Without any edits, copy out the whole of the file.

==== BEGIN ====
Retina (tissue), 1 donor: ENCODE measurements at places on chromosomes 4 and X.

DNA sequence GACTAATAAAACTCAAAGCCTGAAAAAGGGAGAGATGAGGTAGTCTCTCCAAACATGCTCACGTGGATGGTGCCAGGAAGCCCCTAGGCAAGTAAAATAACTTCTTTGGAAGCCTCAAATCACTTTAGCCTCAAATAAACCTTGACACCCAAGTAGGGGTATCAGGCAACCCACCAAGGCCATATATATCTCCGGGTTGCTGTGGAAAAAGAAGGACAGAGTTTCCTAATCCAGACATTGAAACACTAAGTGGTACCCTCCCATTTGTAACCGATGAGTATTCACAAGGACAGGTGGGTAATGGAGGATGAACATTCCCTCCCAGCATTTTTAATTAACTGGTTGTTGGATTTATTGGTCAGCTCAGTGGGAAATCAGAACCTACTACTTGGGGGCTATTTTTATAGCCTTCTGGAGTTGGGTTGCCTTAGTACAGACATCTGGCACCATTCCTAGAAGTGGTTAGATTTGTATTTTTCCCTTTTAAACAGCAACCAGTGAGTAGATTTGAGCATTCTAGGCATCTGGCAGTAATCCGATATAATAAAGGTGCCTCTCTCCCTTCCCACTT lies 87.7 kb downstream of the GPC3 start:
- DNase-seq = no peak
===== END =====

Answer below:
Retina (tissue), 1 donor: ENCODE measurements at places on chromosomes 4 and X.

DNA sequence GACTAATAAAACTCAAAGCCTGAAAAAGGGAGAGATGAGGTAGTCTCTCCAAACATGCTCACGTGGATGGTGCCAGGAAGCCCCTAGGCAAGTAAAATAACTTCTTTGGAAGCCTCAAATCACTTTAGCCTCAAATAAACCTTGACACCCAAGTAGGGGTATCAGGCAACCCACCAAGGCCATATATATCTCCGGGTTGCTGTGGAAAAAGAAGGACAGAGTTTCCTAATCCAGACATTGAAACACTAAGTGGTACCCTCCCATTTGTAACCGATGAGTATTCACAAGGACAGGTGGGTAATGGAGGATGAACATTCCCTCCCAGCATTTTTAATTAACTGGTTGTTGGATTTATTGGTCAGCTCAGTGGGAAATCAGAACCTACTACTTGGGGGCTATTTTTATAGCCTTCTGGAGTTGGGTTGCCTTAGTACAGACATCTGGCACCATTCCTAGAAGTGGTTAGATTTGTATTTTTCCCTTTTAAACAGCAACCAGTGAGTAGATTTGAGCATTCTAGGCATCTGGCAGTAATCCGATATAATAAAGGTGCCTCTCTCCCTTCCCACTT lies 87.7 kb downstream of the GPC3 start:
- DNase-seq = no peak